Can you measure up to Lexus' standards, or will you fold?

Take the 'Takumi' challenge

Can you measure up to Lexus' standards, or will you fold?

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Elite automakers pride themselves on the skill of their assembly line workers to create things few others can.

Lexus has taken that a step further for the people who hand-stitch the leather for the instrument panel on the redesigned 2013 ES 350 sedan.

Normally a task performed by robots, stitching the leather for the Lexus is handled by humans. But not just any seamstress can qualify.

Twelve "Takumi" experts do this job. To be certified, a worker must prove his manual dexterity by folding an origami-paper cat in less than 90 seconds with one hand. The nondominant hand, at that. It can take years to master this skill to a proper level of refinement.

To be certified to hand stitch the instrument panel leather on the new Lexus ES, a worker must prove his manual dexterity by folding an origami-paper cat in less than 90 seconds with one hand.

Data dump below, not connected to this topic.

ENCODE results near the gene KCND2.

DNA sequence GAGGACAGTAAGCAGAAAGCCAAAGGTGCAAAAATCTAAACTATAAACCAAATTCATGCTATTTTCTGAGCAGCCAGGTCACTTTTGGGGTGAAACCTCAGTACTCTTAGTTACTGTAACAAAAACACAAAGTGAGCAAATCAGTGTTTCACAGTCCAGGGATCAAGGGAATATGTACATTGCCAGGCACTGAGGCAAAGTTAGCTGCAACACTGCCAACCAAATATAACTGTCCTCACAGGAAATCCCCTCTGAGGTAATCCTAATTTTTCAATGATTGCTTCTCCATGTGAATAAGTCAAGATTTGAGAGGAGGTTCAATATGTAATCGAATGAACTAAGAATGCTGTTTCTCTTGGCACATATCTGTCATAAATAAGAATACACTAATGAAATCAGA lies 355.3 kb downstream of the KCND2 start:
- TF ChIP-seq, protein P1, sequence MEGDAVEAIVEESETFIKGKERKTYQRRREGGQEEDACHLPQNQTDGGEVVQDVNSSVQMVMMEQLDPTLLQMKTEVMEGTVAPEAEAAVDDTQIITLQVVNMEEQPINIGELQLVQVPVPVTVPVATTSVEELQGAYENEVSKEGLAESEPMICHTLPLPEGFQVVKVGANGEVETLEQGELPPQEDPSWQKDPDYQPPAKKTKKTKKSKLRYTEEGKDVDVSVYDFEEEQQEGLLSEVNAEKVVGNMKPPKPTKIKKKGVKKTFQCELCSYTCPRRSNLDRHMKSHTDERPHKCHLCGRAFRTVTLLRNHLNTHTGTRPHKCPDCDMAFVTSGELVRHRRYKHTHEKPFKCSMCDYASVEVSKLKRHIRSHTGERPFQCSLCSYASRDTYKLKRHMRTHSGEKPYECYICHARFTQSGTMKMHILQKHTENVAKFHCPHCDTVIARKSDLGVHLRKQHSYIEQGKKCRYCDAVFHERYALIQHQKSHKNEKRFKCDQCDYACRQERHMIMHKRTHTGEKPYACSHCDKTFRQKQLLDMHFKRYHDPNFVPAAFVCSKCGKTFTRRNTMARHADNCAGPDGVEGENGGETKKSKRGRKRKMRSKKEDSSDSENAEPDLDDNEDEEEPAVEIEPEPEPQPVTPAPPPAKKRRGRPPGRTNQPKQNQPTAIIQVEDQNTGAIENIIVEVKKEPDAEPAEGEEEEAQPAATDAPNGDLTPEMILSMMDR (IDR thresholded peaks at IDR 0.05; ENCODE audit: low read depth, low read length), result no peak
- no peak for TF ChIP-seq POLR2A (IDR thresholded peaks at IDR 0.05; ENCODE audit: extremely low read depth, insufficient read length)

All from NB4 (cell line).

Photo credit: MARK RECHTIN

At the ES 350 introduction, Lexus placed prefolded origami cats on the desks of attending journalists, as a measure of illustration.

How hard could it be? It's just six simple folds. I'm a fair guitar player, so that ability should translate into a certain digital dexterity.

Forget it.

I was able to perform the task with the prefolded paper, with time to spare, but that's like painting by numbers. When attempting the feat with an unfolded piece of paper, I was able to fold the cat one-handed, using the table for an assist, but the final result looked more like a crashed stealth fighter than a cat's face.

If I had applied for the stitching job, my prospects would have been all thumbs.

You can reach Mark Rechtin at mrechtin@crain.com. -- Follow Mark on Twitter

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